Feelings of job dissatisfaction and job stress are problems shared by general practitioners (GPs) in many countries [1–5]. GPs report a lack of time and heavy workload as the main causes for these feelings of discontent and stress [6–9]. These negative feelings may in the long-term lead to burnout [10, 11].
Burnout is 'a syndrome of emotional exhaustion, depersonalisation, and reduced personal accomplishment that can occur among individuals who work with people in some capacity' . Emotional exhaustion is the key aspect of burnout, and refers to feelings of energy depletion. Emotional exhaustion can initiate the burnout syndrome: exhaustion may evoke depersonalisation and feelings of reduced accomplishment . Depersonalisation is expressed in a negative, cynical and distant attitude towards others. Reduced personal accomplishment is a negative attitude to oneself, in relation to one's job.
GPs' dissatisfaction and burnout do not only affect the GP's own well-being, but it may also have consequences for health policy and for patient care. Job dissatisfaction is a major cause of GP turnover [3, 9] and it may add to a negative image of the profession. This can lead to shortages of GPs, a main concern for health policy makers. Moreover, doctors' feelings of discontent can damage the quality of patient care [14, 15]. Other studies showed that exhaustion and burnout are associated with more self-reported medical errors [15, 16], although another study demonstrated that burnout is not associated with an objective measure of medical errors .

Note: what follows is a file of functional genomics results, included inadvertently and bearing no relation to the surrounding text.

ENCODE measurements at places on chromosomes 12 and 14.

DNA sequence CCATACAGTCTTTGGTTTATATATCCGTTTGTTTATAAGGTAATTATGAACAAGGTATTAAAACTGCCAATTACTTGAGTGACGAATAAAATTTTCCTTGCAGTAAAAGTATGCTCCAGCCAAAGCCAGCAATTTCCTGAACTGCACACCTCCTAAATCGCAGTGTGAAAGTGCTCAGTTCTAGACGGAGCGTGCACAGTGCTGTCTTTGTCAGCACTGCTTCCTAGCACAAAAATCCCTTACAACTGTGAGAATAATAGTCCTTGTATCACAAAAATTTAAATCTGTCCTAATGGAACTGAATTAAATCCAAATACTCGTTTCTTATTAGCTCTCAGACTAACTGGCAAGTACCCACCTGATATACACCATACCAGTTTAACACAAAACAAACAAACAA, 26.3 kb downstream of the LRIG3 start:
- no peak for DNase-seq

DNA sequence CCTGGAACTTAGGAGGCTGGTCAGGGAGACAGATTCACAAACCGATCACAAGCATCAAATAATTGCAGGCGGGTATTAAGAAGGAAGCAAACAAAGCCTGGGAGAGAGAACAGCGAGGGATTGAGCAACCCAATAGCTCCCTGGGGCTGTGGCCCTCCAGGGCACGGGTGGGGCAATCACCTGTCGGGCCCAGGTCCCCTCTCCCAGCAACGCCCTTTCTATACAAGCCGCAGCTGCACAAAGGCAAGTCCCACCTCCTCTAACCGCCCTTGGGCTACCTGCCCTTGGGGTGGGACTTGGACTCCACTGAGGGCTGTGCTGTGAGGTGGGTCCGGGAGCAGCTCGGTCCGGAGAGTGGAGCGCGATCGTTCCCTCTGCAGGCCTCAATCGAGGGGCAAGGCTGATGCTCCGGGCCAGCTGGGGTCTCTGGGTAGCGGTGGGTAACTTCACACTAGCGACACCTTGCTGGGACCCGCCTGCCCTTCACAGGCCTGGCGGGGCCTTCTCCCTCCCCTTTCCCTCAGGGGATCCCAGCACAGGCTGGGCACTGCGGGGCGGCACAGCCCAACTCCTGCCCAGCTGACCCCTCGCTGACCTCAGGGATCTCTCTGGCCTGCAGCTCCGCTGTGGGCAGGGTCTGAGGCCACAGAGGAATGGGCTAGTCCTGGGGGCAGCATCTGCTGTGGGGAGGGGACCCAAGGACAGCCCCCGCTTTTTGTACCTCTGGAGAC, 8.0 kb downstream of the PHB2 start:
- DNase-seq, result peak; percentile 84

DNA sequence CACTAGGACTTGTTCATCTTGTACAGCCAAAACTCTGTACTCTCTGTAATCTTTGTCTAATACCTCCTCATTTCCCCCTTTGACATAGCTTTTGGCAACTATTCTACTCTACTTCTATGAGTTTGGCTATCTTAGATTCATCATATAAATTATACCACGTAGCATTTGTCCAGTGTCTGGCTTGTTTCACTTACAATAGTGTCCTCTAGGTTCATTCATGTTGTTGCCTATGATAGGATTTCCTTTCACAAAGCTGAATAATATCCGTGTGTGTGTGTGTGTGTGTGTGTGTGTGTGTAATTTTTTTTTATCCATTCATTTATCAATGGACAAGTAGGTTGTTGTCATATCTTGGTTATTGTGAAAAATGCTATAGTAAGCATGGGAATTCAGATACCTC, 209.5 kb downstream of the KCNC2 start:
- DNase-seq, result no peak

One of the perspectives to explain burnout is found in equity theory [18, 19]. This theory is already applied to general practitioners in earlier studies [10, 13].
According to equity theory, people evaluate their relationships with others in terms of input (investments, job demands) and output (outcomes, rewards), compared to others around them. This principle can also be applied to work situations. In work settings people compare their job demands and their investments with the rewards they receive. When job demands are high, or rewards are low, people may experience an inequity or imbalance. But 'equity is in the eye of the beholder' : the evaluation of the balance between job demands and rewards is dependent on personal factors.
According to equity theory, people who experience an imbalance are strongly motivated towards restoring this imbalance. People who experience an imbalance between their investments and rewards develop feelings of distress, and a long-lasting period of stress may eventually lead to burnout [10, 11]. Solutions to correct the imbalance can be found in decreasing the job demands, adjusting one's expectations, or increasing the rewards. Decreasing the job demands is the most obvious solution, as it is demonstrated that high job demands are more strongly related to burnout than a lack of rewards .